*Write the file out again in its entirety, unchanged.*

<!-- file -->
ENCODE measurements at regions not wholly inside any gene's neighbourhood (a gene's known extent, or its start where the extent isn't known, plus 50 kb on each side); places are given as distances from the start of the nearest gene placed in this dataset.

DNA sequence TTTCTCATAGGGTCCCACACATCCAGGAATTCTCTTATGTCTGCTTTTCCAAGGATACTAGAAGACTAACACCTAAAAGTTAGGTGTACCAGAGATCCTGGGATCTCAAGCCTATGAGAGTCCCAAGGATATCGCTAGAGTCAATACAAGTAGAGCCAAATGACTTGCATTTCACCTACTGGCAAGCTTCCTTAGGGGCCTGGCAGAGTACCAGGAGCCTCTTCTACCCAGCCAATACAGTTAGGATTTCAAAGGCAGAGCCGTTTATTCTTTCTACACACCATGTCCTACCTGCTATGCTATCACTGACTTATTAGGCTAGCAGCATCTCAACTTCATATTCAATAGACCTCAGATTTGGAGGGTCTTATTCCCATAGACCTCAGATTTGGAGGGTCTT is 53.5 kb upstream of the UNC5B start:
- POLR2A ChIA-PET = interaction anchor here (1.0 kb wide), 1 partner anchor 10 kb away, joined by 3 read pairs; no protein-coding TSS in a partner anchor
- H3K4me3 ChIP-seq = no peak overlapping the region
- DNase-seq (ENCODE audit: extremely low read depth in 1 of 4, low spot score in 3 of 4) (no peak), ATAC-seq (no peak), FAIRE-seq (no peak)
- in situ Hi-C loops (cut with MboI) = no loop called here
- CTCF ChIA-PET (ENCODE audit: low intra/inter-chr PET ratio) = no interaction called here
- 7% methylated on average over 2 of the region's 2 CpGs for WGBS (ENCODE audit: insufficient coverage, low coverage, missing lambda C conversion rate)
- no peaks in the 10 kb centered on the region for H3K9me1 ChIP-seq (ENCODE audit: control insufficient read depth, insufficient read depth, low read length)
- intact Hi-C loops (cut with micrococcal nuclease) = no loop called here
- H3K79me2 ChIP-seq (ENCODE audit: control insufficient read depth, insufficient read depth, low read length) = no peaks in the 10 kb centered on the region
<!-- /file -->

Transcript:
ENCODE measurements at regions not wholly inside any gene's neighbourhood (a gene's known extent, or its start where the extent isn't known, plus 50 kb on each side); places are given as distances from the start of the nearest gene placed in this dataset.

DNA sequence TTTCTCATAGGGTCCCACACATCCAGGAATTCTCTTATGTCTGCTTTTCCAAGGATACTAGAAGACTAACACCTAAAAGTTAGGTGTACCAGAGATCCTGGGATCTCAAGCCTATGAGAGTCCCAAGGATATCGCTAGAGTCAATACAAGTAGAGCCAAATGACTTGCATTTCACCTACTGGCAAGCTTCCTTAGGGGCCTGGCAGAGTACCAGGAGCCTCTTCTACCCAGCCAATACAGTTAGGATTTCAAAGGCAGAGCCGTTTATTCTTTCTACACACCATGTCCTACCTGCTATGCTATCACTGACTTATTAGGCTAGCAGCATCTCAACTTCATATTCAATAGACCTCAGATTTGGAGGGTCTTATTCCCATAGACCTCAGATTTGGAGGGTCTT is 53.5 kb upstream of the UNC5B start:
- POLR2A ChIA-PET = interaction anchor here (1.0 kb wide), 1 partner anchor 10 kb away, joined by 3 read pairs; no protein-coding TSS in a partner anchor
- H3K4me3 ChIP-seq = no peak overlapping the region
- DNase-seq (ENCODE audit: extremely low read depth in 1 of 4, low spot score in 3 of 4) (no peak), ATAC-seq (no peak), FAIRE-seq (no peak)
- in situ Hi-C loops (cut with MboI) = no loop called here
- CTCF ChIA-PET (ENCODE audit: low intra/inter-chr PET ratio) = no interaction called here
- 7% methylated on average over 2 of the region's 2 CpGs for WGBS (ENCODE audit: insufficient coverage, low coverage, missing lambda C conversion rate)
- no peaks in the 10 kb centered on the region for H3K9me1 ChIP-seq (ENCODE audit: control insufficient read depth, insufficient read depth, low read length)
- intact Hi-C loops (cut with micrococcal nuclease) = no loop called here
- H3K79me2 ChIP-seq (ENCODE audit: control insufficient read depth, insufficient read depth, low read length) = no peaks in the 10 kb centered on the region